Melbourne researchers trial use of common blood-thinning drug heparin to combat COVID-19 - ABC News
Melbourne researchers have turned one of the world's most-used drugs into a nasal spray which they hope could prevent COVID-19 transmission.
- The nasal spray is expected to be effective against emerging COVID variants, including Omicron
- The drug will be trialled in 340 Victorian households over the next six months
- The spray does not require refrigeration and could be distributed widely
Northern Health medical divisional director Don Campbell said he had a "crazy idea" that the blood-thinning drug heparin could stop the virus growing in cells.
But it wasn't until his wife asked "well, what are you going to do about it?" that he got to work.
Nearly two years later, with the help of researchers at Melbourne, Monash and Oxford Universities, his team has been able to replicate international findings that heparin can block the transmission of COVID-19 and prevent infection.
The spray coats the nose but does not go down into the lungs. The researchers say it is cheap, easy to distribute and is expected to be effective against mutant strains of the virus including the Omicron variant.
"It won't matter if a new variant comes along, this drug will block that protein from infecting the cells," Professor Campbell said.
"I'm very confident that we can demonstrate that it will work, and people will be using this before they go to the shops and before they go to school."
Household contacts to be part of trial
The treatment has received $4.2 million from the Victorian government to undergo clinical trials.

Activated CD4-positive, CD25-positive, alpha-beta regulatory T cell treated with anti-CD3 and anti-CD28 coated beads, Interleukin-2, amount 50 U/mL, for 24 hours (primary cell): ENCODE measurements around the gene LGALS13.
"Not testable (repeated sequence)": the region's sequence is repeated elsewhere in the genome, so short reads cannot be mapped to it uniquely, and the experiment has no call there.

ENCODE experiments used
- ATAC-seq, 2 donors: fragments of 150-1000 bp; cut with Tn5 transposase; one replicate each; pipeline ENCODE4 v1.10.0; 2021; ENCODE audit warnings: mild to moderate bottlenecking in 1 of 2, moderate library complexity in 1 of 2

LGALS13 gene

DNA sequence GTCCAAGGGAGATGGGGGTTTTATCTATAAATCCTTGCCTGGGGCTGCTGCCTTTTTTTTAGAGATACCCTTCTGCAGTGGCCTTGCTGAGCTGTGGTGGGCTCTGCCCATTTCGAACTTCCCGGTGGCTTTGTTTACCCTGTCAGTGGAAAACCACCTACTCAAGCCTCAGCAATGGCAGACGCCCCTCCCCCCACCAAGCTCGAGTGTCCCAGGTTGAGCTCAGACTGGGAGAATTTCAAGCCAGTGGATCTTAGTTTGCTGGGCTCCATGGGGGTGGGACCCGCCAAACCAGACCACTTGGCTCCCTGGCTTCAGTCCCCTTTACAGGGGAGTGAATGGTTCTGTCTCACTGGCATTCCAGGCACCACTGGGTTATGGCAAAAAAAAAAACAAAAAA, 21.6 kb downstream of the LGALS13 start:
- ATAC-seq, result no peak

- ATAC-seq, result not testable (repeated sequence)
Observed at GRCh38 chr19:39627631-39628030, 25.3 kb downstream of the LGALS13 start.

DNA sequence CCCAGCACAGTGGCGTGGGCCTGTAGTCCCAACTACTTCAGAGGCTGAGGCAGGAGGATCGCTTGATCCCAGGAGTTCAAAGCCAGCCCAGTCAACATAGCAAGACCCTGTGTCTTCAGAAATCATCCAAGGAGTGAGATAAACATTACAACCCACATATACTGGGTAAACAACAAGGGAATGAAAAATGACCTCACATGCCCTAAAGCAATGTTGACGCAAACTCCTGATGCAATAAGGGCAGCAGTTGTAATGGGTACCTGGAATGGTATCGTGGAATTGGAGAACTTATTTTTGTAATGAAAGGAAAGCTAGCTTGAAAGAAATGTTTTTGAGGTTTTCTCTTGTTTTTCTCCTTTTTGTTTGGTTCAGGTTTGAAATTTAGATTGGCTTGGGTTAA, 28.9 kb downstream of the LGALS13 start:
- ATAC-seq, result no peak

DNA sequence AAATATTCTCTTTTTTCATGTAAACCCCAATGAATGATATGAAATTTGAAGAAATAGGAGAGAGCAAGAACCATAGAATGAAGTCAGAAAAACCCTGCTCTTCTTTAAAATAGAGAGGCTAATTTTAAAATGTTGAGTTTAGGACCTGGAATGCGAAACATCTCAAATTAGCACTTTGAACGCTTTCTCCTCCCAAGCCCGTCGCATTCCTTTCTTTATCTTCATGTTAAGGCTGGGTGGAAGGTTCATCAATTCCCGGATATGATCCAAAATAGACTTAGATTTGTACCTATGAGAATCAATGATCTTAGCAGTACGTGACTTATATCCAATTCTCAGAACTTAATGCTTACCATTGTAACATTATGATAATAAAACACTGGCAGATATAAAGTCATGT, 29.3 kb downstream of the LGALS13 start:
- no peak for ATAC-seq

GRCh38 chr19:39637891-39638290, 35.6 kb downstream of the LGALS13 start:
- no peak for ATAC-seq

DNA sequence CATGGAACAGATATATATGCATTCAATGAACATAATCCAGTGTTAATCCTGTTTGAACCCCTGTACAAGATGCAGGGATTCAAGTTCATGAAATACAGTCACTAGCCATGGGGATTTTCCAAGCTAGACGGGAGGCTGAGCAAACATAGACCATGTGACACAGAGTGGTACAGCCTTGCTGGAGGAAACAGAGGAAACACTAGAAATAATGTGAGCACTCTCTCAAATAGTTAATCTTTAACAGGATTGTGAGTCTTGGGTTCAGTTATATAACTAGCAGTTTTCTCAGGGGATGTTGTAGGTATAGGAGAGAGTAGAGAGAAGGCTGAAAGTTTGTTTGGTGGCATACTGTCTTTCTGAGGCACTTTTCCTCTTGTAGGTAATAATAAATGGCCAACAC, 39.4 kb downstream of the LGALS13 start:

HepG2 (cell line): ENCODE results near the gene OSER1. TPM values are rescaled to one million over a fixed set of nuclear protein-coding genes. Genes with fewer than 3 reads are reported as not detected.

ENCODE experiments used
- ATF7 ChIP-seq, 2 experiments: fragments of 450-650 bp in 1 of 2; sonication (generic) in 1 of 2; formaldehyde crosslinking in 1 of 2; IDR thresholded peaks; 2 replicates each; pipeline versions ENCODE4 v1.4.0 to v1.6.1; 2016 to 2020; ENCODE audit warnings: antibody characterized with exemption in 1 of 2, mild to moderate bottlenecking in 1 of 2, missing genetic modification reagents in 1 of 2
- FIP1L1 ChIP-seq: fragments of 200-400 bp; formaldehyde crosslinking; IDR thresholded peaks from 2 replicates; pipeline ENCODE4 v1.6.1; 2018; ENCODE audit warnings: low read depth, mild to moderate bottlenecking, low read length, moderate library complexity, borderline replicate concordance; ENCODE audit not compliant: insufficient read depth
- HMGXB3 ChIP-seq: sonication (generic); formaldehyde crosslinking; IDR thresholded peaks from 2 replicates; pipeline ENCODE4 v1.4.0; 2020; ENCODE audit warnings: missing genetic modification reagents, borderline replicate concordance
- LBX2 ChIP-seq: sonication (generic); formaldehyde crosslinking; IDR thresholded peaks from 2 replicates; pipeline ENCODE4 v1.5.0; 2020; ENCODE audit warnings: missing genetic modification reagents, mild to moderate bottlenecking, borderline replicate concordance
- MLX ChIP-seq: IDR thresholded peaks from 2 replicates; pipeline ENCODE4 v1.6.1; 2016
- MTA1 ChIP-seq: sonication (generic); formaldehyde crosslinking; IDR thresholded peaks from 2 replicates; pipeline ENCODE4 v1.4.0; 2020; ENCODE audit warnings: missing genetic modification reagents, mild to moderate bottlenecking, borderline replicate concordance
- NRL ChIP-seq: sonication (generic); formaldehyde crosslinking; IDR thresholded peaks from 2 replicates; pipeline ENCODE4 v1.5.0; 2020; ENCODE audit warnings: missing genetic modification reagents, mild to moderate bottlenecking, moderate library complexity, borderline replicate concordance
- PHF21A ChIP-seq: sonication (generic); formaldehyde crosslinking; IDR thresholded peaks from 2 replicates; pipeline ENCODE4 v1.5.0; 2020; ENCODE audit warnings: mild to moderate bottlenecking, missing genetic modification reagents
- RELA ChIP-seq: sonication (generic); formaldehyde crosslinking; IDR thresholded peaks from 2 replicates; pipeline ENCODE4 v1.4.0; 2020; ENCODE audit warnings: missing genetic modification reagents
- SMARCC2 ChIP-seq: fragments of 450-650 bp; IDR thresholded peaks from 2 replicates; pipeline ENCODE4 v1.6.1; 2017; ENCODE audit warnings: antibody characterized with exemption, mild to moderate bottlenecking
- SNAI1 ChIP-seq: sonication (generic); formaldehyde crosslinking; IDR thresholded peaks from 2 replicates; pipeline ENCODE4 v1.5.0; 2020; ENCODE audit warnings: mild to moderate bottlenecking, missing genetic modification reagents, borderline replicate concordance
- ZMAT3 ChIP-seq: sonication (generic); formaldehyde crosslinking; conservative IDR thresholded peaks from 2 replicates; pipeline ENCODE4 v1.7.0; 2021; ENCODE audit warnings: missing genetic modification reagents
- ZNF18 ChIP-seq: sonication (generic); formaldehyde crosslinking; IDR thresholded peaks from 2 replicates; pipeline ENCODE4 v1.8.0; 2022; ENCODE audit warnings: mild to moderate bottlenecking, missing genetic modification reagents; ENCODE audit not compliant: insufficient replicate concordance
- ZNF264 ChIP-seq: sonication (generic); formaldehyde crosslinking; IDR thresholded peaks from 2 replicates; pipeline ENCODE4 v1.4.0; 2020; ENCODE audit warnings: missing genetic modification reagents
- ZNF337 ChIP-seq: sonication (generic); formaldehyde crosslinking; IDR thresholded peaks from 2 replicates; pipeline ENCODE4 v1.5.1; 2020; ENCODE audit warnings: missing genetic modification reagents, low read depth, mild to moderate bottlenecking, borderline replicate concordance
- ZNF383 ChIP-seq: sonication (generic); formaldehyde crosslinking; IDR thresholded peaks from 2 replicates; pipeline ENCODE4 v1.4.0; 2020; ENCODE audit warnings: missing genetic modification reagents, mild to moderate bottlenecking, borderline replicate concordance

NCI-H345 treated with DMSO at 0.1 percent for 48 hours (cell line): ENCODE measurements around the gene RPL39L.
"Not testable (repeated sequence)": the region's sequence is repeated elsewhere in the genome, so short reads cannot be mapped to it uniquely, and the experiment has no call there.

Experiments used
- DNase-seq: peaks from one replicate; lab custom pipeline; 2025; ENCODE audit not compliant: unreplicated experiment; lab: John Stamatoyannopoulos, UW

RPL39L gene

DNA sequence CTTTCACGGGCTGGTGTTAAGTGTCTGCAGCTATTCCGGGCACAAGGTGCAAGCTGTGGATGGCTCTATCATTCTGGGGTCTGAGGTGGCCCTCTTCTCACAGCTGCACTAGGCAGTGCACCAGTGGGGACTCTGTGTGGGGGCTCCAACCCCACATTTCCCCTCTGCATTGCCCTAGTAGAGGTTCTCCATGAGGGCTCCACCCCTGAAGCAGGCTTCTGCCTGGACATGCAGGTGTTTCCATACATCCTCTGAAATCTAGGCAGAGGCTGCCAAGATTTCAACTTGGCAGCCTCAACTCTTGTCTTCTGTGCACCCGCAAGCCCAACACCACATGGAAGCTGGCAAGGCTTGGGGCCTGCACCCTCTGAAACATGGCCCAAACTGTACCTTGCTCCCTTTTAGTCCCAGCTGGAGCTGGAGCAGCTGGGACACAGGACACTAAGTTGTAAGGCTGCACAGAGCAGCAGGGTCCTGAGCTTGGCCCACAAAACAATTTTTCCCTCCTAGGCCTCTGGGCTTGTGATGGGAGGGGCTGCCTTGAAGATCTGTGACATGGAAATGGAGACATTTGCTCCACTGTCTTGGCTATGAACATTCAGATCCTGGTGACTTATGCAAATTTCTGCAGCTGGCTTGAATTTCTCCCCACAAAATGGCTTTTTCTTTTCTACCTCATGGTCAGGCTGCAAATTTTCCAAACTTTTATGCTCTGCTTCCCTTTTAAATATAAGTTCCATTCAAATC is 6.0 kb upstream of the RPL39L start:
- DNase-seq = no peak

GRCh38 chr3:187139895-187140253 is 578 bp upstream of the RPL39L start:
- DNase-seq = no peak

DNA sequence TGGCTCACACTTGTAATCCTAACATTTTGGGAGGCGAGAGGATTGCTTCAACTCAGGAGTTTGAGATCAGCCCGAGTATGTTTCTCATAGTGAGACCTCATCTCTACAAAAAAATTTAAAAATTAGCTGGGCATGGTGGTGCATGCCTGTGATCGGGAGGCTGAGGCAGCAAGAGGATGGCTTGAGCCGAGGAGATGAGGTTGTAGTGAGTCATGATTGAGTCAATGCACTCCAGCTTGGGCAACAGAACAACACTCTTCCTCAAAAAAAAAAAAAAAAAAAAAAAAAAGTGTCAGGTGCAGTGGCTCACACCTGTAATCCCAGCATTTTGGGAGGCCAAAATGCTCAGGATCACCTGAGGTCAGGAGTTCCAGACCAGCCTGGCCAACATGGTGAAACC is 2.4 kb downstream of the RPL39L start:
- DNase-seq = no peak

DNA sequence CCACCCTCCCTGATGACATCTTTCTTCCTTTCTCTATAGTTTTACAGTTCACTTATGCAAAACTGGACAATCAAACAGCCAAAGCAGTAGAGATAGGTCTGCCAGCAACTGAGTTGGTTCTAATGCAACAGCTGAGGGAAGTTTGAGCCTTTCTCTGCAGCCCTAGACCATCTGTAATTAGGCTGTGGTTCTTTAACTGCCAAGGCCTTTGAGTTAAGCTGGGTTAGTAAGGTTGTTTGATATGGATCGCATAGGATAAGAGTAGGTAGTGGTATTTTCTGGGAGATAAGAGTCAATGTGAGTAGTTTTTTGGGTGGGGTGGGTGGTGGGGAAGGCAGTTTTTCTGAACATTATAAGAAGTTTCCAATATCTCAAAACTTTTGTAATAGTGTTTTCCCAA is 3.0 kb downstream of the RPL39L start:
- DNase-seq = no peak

Over the next six months, 340 Victorian households will be given the heparin nasal spray or a placebo, within hours of their household contact testing positive, to reduce transmission.
"The treatment will be given to household family contacts of the persons who get COVID, and we will also give it to the person who is infected," Professor Campbell said.
"We want to get to them within 24 hours of the diagnosis being known and we are confident we can do that."
Heparin is the second most-widely used drug on earth and is stable at room temperature for more than three months, meaning it can be widely distributed.
Director of the Lung Health Research Centre at the University of Melbourne, Gary Anderson, said the spray would be easy to use — two puffs each nostril, three times a day.
Professor Anderson is excited about the science behind the treatment, describing it as "cool".
"When [COVID] first gets into the nose it binds to a molecule called heparan and if it mutates that binding site it can't bind," he said.
"Heparin is so close in structure to heparan that it binds on and paralyses the virus, so it stops it infecting and also stops it spreading to others."
Spray seen as complementary to vaccination
Director of the Medicines Manufacturing Innovation Centre at Monash University, Michelle McIntosh, has spent the past 20 months working on the best possible formulation for the nasal spray.
She said some coronavirus vaccines had limited distribution in some countries because they needed to be stored at ultra-low temperatures.
"One of the wonderful things about heparin is it is already available on the market as an approved product for another purpose, it doesn't require refrigeration and can be stored in plastic vials so it can be distributed very widely and effectively," Professor McIntosh said.
The nasal spray treatment is one of seven local coronavirus treatment research projects that will share in $13 million of funding from the Victorian government.
Victorian Medical Research Minister Jaala Pulford said it's hoped the heparin nasal spray can be manufactured locally.
"Coronavirus is not going away any time soon and our amazing researchers are doing work that stands to make a real difference," Ms Pulford said.
"These projects will benefit not just Victorians but people around the world."
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Posted 21 Dec 2021 21 Dec 2021 Tue 21 Dec 2021 at 7:08pm, updated Yesterday at 1:28am Wed 22 Dec 2021 at 1:28am